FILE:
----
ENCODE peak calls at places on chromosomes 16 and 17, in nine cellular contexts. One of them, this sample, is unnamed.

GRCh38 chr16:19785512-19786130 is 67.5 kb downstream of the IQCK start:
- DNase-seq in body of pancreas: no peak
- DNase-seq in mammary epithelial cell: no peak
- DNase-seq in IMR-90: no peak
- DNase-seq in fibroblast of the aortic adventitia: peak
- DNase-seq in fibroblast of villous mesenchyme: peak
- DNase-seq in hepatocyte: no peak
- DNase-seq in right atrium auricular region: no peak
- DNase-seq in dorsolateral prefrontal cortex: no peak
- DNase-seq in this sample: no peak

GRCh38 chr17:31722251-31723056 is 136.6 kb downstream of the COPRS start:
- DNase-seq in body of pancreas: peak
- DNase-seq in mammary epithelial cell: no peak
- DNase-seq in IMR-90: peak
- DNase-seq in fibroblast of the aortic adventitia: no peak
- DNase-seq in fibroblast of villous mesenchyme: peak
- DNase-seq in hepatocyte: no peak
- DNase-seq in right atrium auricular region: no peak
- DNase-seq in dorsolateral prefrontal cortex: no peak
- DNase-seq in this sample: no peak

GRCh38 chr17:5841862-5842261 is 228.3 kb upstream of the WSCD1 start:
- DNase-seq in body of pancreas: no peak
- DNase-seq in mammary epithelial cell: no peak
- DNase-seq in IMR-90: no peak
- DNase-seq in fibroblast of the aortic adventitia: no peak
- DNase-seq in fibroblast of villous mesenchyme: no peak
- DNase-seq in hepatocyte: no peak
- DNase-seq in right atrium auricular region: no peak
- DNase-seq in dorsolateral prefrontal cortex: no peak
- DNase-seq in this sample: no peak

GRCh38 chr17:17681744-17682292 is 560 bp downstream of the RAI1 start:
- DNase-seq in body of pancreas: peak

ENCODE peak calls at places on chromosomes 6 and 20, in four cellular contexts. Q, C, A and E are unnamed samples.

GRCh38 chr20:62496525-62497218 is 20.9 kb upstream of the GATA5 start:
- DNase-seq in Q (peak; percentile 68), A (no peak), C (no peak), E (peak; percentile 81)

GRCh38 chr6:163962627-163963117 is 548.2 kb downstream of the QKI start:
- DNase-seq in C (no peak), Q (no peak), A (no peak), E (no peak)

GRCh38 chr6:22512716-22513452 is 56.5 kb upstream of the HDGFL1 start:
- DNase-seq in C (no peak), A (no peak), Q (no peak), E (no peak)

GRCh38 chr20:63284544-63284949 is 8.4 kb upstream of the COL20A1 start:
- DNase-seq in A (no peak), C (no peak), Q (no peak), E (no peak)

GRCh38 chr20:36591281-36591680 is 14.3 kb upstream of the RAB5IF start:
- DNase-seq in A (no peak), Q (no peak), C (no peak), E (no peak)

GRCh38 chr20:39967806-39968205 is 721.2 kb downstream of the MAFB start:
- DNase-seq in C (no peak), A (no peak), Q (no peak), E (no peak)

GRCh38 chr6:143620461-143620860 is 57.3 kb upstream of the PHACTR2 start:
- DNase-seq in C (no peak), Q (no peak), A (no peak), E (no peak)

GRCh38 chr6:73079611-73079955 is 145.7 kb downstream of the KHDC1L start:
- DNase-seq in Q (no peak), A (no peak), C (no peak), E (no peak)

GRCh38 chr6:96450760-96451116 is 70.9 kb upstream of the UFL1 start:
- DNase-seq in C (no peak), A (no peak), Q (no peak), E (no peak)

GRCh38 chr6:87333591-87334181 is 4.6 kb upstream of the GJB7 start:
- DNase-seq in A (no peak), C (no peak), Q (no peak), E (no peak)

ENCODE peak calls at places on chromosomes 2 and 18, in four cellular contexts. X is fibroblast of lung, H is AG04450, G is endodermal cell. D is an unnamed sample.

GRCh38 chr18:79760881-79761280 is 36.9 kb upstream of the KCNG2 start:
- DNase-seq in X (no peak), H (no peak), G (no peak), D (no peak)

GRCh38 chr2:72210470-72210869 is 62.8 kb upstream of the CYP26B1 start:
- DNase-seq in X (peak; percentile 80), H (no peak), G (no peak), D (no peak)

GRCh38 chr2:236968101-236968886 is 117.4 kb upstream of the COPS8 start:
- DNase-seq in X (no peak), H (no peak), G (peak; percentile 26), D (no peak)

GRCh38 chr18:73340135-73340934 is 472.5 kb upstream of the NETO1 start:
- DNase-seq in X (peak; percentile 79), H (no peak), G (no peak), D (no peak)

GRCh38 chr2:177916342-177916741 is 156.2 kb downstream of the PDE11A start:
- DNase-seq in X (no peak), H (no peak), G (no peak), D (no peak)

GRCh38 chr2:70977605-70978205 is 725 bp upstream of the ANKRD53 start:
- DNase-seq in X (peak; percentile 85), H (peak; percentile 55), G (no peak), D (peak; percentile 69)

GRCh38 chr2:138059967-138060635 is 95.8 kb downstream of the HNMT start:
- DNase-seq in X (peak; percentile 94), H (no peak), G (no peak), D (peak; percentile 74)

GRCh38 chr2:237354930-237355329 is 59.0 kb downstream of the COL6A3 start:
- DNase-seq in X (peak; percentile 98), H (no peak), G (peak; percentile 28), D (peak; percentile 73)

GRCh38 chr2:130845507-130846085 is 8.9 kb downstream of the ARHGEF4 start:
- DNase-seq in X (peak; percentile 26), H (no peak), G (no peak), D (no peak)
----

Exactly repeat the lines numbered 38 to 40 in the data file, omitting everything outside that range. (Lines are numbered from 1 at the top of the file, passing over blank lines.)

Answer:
- DNase-seq in C (no peak), Q (no peak), A (no peak), E (no peak)

GRCh38 chr6:22512716-22513452 is 56.5 kb upstream of the HDGFL1 start:
- DNase-seq in C (no peak), A (no peak), Q (no peak), E (no peak)